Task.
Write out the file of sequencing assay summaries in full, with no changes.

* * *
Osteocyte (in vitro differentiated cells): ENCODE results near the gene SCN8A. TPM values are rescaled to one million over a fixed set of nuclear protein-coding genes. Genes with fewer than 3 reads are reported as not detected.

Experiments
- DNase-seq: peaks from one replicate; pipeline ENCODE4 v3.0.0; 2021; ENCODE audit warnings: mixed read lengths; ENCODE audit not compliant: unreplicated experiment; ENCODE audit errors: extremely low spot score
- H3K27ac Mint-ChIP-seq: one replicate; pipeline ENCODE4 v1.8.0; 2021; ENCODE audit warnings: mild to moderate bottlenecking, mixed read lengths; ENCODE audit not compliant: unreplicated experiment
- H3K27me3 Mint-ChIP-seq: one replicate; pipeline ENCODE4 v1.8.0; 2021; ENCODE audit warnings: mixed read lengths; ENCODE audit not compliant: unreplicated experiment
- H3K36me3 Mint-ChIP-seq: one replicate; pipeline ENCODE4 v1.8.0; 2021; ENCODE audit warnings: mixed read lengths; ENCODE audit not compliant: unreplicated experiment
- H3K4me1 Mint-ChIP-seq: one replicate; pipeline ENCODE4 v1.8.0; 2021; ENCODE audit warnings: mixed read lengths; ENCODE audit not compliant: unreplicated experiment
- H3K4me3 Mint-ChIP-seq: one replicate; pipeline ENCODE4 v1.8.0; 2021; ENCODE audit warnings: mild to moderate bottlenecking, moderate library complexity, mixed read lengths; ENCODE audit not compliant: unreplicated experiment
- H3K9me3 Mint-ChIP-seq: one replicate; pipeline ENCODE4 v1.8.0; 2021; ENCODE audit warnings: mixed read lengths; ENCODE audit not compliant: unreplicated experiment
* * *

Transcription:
Osteocyte (in vitro differentiated cells): ENCODE results near the gene SCN8A. TPM values are rescaled to one million over a fixed set of nuclear protein-coding genes. Genes with fewer than 3 reads are reported as not detected.

Experiments
- DNase-seq: peaks from one replicate; pipeline ENCODE4 v3.0.0; 2021; ENCODE audit warnings: mixed read lengths; ENCODE audit not compliant: unreplicated experiment; ENCODE audit errors: extremely low spot score
- H3K27ac Mint-ChIP-seq: one replicate; pipeline ENCODE4 v1.8.0; 2021; ENCODE audit warnings: mild to moderate bottlenecking, mixed read lengths; ENCODE audit not compliant: unreplicated experiment
- H3K27me3 Mint-ChIP-seq: one replicate; pipeline ENCODE4 v1.8.0; 2021; ENCODE audit warnings: mixed read lengths; ENCODE audit not compliant: unreplicated experiment
- H3K36me3 Mint-ChIP-seq: one replicate; pipeline ENCODE4 v1.8.0; 2021; ENCODE audit warnings: mixed read lengths; ENCODE audit not compliant: unreplicated experiment
- H3K4me1 Mint-ChIP-seq: one replicate; pipeline ENCODE4 v1.8.0; 2021; ENCODE audit warnings: mixed read lengths; ENCODE audit not compliant: unreplicated experiment
- H3K4me3 Mint-ChIP-seq: one replicate; pipeline ENCODE4 v1.8.0; 2021; ENCODE audit warnings: mild to moderate bottlenecking, moderate library complexity, mixed read lengths; ENCODE audit not compliant: unreplicated experiment
- H3K9me3 Mint-ChIP-seq: one replicate; pipeline ENCODE4 v1.8.0; 2021; ENCODE audit warnings: mixed read lengths; ENCODE audit not compliant: unreplicated experiment